Staff Writer

Maine’s education policies are getting a passing grade — by the barest of margins.

StudentsFirst, an education reform group led by Michelle Rhee, the controversial former chancellor of public schools in Washington, D.C., is releasing a report today that gives Maine’s policies a grade of D.

The report gives the state’s schools a C-minus for efforts to elevate teaching, a D-minus for empowering parents and a D-minus for spending wisely and governing well.

The StudentsFirst report focuses more on a state’s education policies than test scores, in which Maine students have done better than the organization’s findings would suggest. For instance, Maine fourth-graders ranked 14th nationally in mathematics and 22nd in reading in the 2011 National Assessment of Educational Progress, and eighth-graders were 13th in mathematics and 10th in reading.

StudentsFirst, however, said Maine’s policies on upgrading teaching proficiency were 16th nationally, its ranking on empowering parents was 22nd nationally, and its ability to spend educational dollars wisely and govern effectively were 45th nationally.

StudentsFirst faulted Maine for failing to make sure teachers and principals are evaluated every year; and for allowing seniority, rather than teaching effectiveness, to drive personnel decisions. It also said parents need to be given more information on how well their children’s schools are performing, and that the state should allow the formation of more charter schools — three have been approved, but the number is capped at 10 charter schools in the next decade.

Finally, StudentsFirst said mayors or the state should be allowed to take over control of underperforming schools; spending should be linked to academic achievement; and Maine should create a modern teacher retirement system, such as a 401(k), instead of its expensive pension plan.

Craig Wallace, who oversaw development of the report on Maine for StudentsFirst, said some of the problems stem from Mainers’ reluctance to give up local control of schools, a stance that also delayed school consolidation efforts in the past decade.

Wallace said states that have led the pack in turning around educational systems have done so with the states dictating policies and setting standards, rather than leaving decisions to local school boards.

“Local districts will often not tackle those issues,” Wallace said. “Accountability is often dictated by the state. With local control, it’s hard to ensure the kind of statewide results we’re looking for.”

Wallace said Maine is “late to the game in charter schools” and needs to move more quickly to allow the schools to set up and to lift the cap on the number that will be allowed. He also said the state needs to develop more detailed standards for charter schools and be ready to close down those that fail to deliver.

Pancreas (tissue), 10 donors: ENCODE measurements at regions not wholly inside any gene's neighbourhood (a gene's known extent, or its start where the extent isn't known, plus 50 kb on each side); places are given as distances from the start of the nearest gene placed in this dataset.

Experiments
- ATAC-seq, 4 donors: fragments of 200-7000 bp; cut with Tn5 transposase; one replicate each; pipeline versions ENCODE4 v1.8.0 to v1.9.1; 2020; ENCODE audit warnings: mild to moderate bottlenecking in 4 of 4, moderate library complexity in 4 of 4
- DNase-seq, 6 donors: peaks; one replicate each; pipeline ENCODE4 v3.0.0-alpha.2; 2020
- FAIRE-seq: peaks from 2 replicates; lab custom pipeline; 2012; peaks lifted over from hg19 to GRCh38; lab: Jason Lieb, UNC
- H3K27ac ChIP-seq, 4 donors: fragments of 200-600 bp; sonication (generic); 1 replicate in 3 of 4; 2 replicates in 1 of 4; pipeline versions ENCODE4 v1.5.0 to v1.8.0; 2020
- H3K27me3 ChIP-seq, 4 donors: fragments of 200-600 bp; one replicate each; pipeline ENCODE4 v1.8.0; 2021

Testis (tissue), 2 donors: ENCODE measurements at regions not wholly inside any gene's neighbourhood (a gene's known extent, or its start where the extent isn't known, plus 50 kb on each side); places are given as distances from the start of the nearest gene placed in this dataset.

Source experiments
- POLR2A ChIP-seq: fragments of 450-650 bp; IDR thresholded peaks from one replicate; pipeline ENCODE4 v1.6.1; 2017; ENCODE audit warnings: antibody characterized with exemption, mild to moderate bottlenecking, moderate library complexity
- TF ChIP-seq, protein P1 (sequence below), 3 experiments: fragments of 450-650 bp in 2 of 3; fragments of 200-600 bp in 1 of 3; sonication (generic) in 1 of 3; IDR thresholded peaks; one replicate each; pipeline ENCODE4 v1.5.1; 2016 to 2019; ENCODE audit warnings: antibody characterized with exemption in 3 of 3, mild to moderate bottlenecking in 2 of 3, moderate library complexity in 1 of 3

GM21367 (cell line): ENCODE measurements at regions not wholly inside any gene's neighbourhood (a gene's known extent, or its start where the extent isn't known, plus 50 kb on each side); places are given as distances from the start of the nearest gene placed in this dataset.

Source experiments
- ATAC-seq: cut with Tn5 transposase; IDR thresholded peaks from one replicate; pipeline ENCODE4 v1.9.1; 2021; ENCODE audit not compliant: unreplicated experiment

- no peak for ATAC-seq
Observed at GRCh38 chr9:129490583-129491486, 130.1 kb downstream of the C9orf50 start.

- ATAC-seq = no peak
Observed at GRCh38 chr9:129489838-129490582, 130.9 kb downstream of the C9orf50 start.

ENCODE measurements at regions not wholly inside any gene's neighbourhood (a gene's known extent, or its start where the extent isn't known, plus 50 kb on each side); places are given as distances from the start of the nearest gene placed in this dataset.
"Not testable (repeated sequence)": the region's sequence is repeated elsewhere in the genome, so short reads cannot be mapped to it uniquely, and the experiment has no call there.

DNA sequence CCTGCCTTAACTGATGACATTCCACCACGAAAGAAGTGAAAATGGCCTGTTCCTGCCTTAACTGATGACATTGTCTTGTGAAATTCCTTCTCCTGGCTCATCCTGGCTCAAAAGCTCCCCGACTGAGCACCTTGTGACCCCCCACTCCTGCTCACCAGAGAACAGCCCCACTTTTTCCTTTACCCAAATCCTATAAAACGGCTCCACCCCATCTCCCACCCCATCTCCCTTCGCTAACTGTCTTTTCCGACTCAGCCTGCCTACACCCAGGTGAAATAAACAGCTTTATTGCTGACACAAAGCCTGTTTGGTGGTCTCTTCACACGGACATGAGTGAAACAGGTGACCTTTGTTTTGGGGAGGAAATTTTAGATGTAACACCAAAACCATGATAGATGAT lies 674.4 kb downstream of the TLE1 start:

The report notes that Maine has taken some positive steps, such as developing teacher and principal standards, although it needs to require that those professionals be graded each year. Wallace also said that

many of the needed reforms aren’t overly complex and could even be adopted by lawmakers this year, although it will take some years before they start to affect school performance.

He also noted that StudentsFirst isn’t calling for a major increase in school spending. Its most expensive proposal is for a publicly funded scholarship program for low-income students in schools that are performing poorly to transfer to private schools.

Gov. Paul LePage was provided a preview of the StudentsFirst report card. He issued a statement Friday saying the study looked at “exactly the type of subjects we should be measuring and improving.”

LePage, who has pushed several educational reform proposals and has said private schools are superior to public schools, said the StudentsFirst report “warrants careful consideration. Until we put students first, we will continue to drown in status quo.”

However, Lois Kilby-Chesley, president of the Maine Education Association, which represents teachers, said the report mostly reflects the ideology of Rhee — who battled the teachers union in Washington — and her organization’s corporate and conservative sponsors.

“They’d just as soon see the teacher unions be dismantled. That’s one of their goals,” Kilby-Chesley said.

She said the report fails to recognize some of the steps that are under way in Maine, including a review of teacher evaluations, and doesn’t address Maine’s above-average scores on national tests.

“We see the biased sort of scorecards occasionally,” she said. “You get someone who has an agenda, and they are going to bring their agenda forward, whether it’s true or not.”

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